Project title: Student Created Book Reviews
Teacher(s): Leslie Stageberg
Grade level(s): Kindergarten
Students will create a short video book review of a non-fiction book they have read from their book box. The video book reviews will be posted so peers can view them. This allows the students to reflect on the book they have read while helping other interested readers in the process.
Standards students will learn in this project:
0.2.2.2 With prompting and support, identify the main topic and retell key details of a text.
0.8.6.6 Speak audibly and express thoughts, feelings, and ideas clearly, and respond to poems, rhymes, and songs.
Other key skills students will learn:
Book retelling, oral speaking, vocabulary development, book evaluation
I can tell the main idea of a book and details that tell about it.
I can tell what I like and don’t like about text I read.
1. Students will sort books in their book box into two groups: fiction and non-fiction and have a partner check their sort.
2. Students pick a non-fiction book they would like to do a “Book Talk” on, including telling what the book is about why they liked it.
3. Students complete a “Book Talk” sheet that will support communication when creating the video and ensure expected components are included.
4. Students work first by themselves to practice what they want to say in the Book Talk video, then practice three times with a partner who will simulate recording.
5. Use a Practice Checklist with an adult before recording.
6. Students record each other giving the book talk and take a still photo of the book.
7. With an adult or using a screencast on how to use Aurasma app, create an Aurasma for the video with the still photo as the trigger.
8. Teacher prints still photos and posts around the room.
9. Students go on a “Book Talk” walk around the room, viewing Book Talk videos.
10. Students take a photo of 3 books they wish to read after viewing the Book Talks.
Video will include: name
1. Title of book
2. Labeling it a non-fiction.
3. Main idea or topic of the book and key details included in the book.
4. One interesting word used in the book.
Use the interesting word in a sentence.
5. Speak loud and clear
6. Tell why you liked it using the word “because” and give 1-2 points to support your reason. ”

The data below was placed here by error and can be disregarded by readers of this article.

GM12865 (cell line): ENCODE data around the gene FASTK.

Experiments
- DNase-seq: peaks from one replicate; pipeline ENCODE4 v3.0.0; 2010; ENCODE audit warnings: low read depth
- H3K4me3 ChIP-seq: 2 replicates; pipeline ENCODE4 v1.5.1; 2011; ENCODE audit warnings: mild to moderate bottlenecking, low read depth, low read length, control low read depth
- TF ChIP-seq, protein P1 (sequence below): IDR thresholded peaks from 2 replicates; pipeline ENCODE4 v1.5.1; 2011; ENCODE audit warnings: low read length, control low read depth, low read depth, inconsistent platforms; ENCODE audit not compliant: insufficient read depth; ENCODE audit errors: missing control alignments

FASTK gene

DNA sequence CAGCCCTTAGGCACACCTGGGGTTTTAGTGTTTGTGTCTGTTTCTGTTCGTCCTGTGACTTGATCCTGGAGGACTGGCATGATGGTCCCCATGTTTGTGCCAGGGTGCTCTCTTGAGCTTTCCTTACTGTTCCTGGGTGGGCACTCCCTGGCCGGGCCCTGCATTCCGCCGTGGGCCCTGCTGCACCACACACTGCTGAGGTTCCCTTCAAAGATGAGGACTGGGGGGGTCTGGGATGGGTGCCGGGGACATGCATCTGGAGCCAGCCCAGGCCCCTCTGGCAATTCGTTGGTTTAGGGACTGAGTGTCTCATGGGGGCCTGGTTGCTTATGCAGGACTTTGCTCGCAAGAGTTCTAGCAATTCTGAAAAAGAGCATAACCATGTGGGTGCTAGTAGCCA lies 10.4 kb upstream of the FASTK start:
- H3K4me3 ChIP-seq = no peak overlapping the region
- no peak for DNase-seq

Students will be given a cheat sheet (https://docs.google.com/document/d/11CBe8t1-kcgrGhDoM6TTV-T4Sd2MfgNeHDu-cUm_WIY/edit?usp=sharing) to follow when videoing their book review to manage inclusion of each component. The Cheat Sheet will include sentence frames to support communication using complete sentences.
Criteria for exemplary performance - Ice Cream Sunday Projects
EL students, special-needs students, or students with diverse learning styles may need support to understand what they are being asked to do. Showing them an example, and drawing or writing for them directly on the cheat sheet may be necessary. These students may also benefit from adult support to break down parts/my turn your turn practicing to support oral speaking fluency before recording.
This project will give students not only the heightened awareness and practice of comprehension strategies, but also the opportunity to promote books and gain excitement about books from and collectively with their peers. This project will give me strong feedback of students’ awareness of non-fiction vs. fiction text, their ability to understand the main idea and supporting details, as well as their level of communication skills about informational text.
This assessment is an authentic assessment for several reasons. The assessment requires higher order thinking. Students need to synthesize and evaluate what they have read. The work the students produce will be used and useful to real people. The focus of reading for information and communicating effectively is relevant and a lifelong skill. Social support is apparent in this work with high expectations, challenging work, and assistance in achievement for all learners.
I enjoyed this opportunity to develop an assessment for important standards we do not currently have assessments for. Finding ways to incorporate technology to enhance the experience for the kindergartners while providing me with useful data in a manageable way was a challenge. Designing a rubric for speaking standards was worthwhile. It really helped me focus in on what I need to be looking for and even ways I can support students who don’t meet the criteria.